‘A design inspired by nature and conceived by material exploration’

Nature as a designer over the vast evolutionary period has achieved fluid and dynamic forms which are aesthetically pleasing as well as structurally robust designs. Whereas furniture is generally considered as a static and rigid accessory in our living space.

We as designers tried to bridge this gap by taking inspirations from nature and transforming it into a tangible form of utility. The blooming of a flower to create a form that transfers the load to the stalk, formed the basis of our concept. The curves of the petals gave us the idea of bending the bamboo slivers. During various design iterations and material explorations a stable form was derived where the bent slivers of bamboo are connected to the central post/node without any hardware or adhesives.

We took inspiration from spider‘s spiral orb web pattern, to derive our weaving design for the seat. The bamboo slivers became the main load carrying members with jute fibres interlaced between them to create a comfortable seat.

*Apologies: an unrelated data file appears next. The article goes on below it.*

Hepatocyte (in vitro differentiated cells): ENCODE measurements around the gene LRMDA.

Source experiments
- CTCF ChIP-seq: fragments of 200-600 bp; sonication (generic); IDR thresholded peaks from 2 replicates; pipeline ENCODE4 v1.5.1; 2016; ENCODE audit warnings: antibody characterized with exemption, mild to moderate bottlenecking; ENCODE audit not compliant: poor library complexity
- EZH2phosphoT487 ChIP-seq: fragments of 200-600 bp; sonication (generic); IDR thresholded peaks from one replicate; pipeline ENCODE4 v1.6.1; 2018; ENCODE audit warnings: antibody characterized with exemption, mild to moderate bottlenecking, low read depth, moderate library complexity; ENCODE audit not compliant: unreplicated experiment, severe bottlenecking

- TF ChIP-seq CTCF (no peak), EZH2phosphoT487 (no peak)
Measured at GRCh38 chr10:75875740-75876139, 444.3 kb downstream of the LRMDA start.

•BAMBOO (Type of bamboo used: Bambusa Balcooa)
With growing concern about the environment, we consciously decided that our product should be sustainable and completely bio-degradable at the end of its life cycle.
Bamboo as a material is least explored and has a lot of potential to become a material of the future with the following advantages:
•Highly sustainable and biodegradable
•High tensile strength along the grains
•Locally and easily available
•Sustains local craftsmen and generates employment
•Ease of working

Similarly, Jute is also a fast growing indigenous fibre of the Indian subcontinent with the following advantages:
•Sustainable and bio-degradable
•Cheapest vegetable fibre
•High tensile strength
•Fast growing plant and hence easily available raw material

•The bamboo piece is carefully selected to have uniform thickness throughout its length
•It is chemically cured for 2-3 days in borax solution to prevent any fungal or insect attack
•The length of the curved slivers for the stool was derived from the drawings and bamboo was split accordingly on both sides keeping the central node intact.
•Wet jute ropes were tied at the initial part of the slivers to prevent further splitting of the bamboo.
•By using a blow torch, the individual slivers were heated to make the fibres soft enough to bend into the desired shape.
•These curved arms were then cooled immediately with cold water to fix them at the desired position and shape.
•Using drill machine and chisels, grooves were carved out in the central post and the bent slivers were fixed to the final position by using a tongue and groove detail.
•The final weaving on the top of the stool was done using naturally dyed jute to create a comfortable seating.
•The jutes fibres can have multiple colour iterations and weave patterns to create unique and contemporary furniture.